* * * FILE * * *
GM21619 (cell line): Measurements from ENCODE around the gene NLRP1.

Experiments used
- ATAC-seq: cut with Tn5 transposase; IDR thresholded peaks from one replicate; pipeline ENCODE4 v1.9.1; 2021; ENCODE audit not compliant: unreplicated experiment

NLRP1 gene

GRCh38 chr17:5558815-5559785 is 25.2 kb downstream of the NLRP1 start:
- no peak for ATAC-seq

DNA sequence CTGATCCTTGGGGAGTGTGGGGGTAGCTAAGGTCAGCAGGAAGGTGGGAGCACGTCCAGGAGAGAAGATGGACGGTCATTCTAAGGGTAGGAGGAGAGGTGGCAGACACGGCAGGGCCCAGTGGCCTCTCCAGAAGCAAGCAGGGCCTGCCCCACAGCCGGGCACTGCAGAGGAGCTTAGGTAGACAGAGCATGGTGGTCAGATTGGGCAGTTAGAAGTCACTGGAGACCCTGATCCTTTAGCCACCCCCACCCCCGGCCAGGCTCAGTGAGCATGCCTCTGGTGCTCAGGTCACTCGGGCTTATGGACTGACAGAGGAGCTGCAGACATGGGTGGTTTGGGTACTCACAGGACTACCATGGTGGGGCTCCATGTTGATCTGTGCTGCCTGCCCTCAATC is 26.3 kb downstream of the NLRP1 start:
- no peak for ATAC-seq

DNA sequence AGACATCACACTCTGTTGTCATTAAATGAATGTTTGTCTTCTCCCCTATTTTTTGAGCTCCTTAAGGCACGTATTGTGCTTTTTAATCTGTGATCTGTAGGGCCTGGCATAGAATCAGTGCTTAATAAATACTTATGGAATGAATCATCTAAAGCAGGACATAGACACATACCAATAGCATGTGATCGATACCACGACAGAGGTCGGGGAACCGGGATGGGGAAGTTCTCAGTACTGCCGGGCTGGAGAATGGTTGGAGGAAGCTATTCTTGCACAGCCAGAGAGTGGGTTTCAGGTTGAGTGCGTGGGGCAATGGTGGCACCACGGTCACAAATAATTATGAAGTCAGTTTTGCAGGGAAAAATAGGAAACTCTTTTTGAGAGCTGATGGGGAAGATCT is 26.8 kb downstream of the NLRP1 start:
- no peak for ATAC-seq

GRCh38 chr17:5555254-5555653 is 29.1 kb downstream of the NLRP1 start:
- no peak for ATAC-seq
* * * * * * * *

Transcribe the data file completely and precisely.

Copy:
GM21619 (cell line): Measurements from ENCODE around the gene NLRP1.

Experiments used
- ATAC-seq: cut with Tn5 transposase; IDR thresholded peaks from one replicate; pipeline ENCODE4 v1.9.1; 2021; ENCODE audit not compliant: unreplicated experiment

NLRP1 gene

GRCh38 chr17:5558815-5559785 is 25.2 kb downstream of the NLRP1 start:
- no peak for ATAC-seq

DNA sequence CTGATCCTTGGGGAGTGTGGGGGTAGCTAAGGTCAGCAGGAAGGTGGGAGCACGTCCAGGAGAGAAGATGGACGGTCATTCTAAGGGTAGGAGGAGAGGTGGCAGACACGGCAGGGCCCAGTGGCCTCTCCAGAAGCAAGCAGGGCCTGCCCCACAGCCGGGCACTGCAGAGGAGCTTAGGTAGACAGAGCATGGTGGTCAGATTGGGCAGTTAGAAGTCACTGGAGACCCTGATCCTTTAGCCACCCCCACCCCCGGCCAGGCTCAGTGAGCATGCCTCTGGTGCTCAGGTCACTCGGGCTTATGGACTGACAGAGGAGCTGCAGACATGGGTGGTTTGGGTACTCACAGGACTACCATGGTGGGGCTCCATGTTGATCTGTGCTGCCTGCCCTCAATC is 26.3 kb downstream of the NLRP1 start:
- no peak for ATAC-seq

DNA sequence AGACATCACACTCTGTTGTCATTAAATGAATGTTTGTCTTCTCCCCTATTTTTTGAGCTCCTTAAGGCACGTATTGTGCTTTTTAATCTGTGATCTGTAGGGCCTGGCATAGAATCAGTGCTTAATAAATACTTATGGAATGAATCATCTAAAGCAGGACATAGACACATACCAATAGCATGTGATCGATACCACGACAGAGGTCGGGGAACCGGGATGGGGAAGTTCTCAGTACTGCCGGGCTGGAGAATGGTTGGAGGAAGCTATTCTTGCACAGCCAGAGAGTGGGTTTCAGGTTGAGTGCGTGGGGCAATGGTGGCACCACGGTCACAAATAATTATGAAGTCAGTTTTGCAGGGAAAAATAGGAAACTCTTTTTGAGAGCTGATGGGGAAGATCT is 26.8 kb downstream of the NLRP1 start:
- no peak for ATAC-seq

GRCh38 chr17:5555254-5555653 is 29.1 kb downstream of the NLRP1 start:
- no peak for ATAC-seq